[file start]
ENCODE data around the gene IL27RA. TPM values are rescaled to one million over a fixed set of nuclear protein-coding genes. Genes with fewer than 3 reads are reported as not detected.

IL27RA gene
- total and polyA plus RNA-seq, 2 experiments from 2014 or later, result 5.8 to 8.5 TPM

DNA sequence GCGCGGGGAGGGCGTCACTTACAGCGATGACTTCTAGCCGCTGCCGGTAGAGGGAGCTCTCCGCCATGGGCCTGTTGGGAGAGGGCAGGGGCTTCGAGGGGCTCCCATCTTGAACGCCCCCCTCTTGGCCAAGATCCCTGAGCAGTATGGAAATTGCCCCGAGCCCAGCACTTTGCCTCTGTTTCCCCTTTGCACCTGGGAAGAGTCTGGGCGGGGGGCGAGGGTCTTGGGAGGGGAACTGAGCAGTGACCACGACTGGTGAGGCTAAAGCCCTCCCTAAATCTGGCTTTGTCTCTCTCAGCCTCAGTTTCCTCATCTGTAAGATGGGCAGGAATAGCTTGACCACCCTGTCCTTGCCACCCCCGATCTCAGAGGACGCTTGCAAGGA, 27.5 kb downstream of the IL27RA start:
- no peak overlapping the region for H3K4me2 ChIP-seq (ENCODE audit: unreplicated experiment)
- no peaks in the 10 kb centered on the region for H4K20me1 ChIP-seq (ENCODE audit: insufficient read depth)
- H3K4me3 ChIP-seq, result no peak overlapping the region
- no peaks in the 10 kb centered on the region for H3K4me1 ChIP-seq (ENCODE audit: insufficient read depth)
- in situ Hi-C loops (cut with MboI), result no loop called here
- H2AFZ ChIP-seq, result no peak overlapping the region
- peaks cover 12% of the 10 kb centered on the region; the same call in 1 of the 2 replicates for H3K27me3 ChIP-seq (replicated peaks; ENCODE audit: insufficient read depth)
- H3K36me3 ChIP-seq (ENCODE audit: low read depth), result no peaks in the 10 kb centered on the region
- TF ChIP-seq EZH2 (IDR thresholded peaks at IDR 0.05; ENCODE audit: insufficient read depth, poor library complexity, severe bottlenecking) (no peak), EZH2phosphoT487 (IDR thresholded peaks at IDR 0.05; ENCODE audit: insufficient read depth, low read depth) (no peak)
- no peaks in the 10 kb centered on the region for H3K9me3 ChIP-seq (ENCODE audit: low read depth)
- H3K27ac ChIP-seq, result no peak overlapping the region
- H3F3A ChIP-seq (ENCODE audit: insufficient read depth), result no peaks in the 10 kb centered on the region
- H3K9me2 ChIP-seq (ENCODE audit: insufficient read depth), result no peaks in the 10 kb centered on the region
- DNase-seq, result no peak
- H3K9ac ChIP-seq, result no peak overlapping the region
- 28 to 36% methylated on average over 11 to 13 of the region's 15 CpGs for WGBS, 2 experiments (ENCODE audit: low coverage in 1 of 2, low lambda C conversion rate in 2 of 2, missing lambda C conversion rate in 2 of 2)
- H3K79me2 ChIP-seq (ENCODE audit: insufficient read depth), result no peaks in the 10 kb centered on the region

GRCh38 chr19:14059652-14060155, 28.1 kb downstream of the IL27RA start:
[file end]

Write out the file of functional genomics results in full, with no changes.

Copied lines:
ENCODE data around the gene IL27RA. TPM values are rescaled to one million over a fixed set of nuclear protein-coding genes. Genes with fewer than 3 reads are reported as not detected.

IL27RA gene
- total and polyA plus RNA-seq, 2 experiments from 2014 or later, result 5.8 to 8.5 TPM

DNA sequence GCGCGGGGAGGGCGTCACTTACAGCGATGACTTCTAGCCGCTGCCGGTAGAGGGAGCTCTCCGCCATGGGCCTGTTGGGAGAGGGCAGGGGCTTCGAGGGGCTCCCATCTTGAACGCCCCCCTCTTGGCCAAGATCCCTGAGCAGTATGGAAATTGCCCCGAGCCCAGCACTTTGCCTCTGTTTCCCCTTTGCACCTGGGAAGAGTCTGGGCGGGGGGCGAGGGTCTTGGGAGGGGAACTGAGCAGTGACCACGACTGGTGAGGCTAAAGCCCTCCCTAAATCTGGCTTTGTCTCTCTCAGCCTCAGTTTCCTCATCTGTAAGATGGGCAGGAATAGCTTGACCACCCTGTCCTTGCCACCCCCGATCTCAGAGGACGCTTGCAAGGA, 27.5 kb downstream of the IL27RA start:
- no peak overlapping the region for H3K4me2 ChIP-seq (ENCODE audit: unreplicated experiment)
- no peaks in the 10 kb centered on the region for H4K20me1 ChIP-seq (ENCODE audit: insufficient read depth)
- H3K4me3 ChIP-seq, result no peak overlapping the region
- no peaks in the 10 kb centered on the region for H3K4me1 ChIP-seq (ENCODE audit: insufficient read depth)
- in situ Hi-C loops (cut with MboI), result no loop called here
- H2AFZ ChIP-seq, result no peak overlapping the region
- peaks cover 12% of the 10 kb centered on the region; the same call in 1 of the 2 replicates for H3K27me3 ChIP-seq (replicated peaks; ENCODE audit: insufficient read depth)
- H3K36me3 ChIP-seq (ENCODE audit: low read depth), result no peaks in the 10 kb centered on the region
- TF ChIP-seq EZH2 (IDR thresholded peaks at IDR 0.05; ENCODE audit: insufficient read depth, poor library complexity, severe bottlenecking) (no peak), EZH2phosphoT487 (IDR thresholded peaks at IDR 0.05; ENCODE audit: insufficient read depth, low read depth) (no peak)
- no peaks in the 10 kb centered on the region for H3K9me3 ChIP-seq (ENCODE audit: low read depth)
- H3K27ac ChIP-seq, result no peak overlapping the region
- H3F3A ChIP-seq (ENCODE audit: insufficient read depth), result no peaks in the 10 kb centered on the region
- H3K9me2 ChIP-seq (ENCODE audit: insufficient read depth), result no peaks in the 10 kb centered on the region
- DNase-seq, result no peak
- H3K9ac ChIP-seq, result no peak overlapping the region
- 28 to 36% methylated on average over 11 to 13 of the region's 15 CpGs for WGBS, 2 experiments (ENCODE audit: low coverage in 1 of 2, low lambda C conversion rate in 2 of 2, missing lambda C conversion rate in 2 of 2)
- H3K79me2 ChIP-seq (ENCODE audit: insufficient read depth), result no peaks in the 10 kb centered on the region

GRCh38 chr19:14059652-14060155, 28.1 kb downstream of the IL27RA start: